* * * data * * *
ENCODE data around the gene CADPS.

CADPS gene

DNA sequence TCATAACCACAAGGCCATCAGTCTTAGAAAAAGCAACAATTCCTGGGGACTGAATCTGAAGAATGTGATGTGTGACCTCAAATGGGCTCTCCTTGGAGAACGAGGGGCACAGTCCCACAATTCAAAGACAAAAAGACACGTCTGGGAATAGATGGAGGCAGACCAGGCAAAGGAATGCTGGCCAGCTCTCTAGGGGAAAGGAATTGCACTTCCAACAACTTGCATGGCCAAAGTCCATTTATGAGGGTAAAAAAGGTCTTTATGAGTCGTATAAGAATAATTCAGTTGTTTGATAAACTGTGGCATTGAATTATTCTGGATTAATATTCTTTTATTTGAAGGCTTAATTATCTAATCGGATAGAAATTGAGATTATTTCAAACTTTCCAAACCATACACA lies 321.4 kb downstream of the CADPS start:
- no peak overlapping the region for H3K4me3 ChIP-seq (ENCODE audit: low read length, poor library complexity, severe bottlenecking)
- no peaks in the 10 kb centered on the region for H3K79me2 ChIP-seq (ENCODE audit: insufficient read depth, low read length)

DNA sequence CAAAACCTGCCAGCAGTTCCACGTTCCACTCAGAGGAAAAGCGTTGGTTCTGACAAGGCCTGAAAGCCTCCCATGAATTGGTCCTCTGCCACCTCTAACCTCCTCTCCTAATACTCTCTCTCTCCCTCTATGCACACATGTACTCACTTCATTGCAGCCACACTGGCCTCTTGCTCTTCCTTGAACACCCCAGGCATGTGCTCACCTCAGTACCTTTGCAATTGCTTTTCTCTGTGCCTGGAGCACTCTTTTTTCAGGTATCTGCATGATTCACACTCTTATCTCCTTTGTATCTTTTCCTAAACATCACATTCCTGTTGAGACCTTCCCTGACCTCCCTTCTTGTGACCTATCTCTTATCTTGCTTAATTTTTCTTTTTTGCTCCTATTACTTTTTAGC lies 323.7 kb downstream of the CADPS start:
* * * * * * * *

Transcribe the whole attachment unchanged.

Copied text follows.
ENCODE data around the gene CADPS.

CADPS gene

DNA sequence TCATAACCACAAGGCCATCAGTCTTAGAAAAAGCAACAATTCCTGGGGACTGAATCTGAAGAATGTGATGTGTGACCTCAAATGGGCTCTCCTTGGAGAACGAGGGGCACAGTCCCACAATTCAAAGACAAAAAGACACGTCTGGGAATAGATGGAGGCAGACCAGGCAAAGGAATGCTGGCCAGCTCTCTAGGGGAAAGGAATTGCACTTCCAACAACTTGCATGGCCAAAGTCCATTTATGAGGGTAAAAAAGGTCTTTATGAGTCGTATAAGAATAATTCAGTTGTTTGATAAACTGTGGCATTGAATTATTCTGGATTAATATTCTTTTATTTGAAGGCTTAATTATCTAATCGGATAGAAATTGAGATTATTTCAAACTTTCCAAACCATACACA lies 321.4 kb downstream of the CADPS start:
- no peak overlapping the region for H3K4me3 ChIP-seq (ENCODE audit: low read length, poor library complexity, severe bottlenecking)
- no peaks in the 10 kb centered on the region for H3K79me2 ChIP-seq (ENCODE audit: insufficient read depth, low read length)

DNA sequence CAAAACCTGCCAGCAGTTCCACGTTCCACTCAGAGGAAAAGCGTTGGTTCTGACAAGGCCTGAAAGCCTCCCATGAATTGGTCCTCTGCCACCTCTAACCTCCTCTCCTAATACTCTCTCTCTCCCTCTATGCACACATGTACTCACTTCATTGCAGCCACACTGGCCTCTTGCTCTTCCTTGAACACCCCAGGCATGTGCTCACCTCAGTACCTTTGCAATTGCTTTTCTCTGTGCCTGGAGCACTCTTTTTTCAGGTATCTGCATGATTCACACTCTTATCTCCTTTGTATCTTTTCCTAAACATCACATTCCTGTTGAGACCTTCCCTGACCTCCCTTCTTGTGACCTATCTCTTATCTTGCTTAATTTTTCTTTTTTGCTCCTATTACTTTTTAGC lies 323.7 kb downstream of the CADPS start: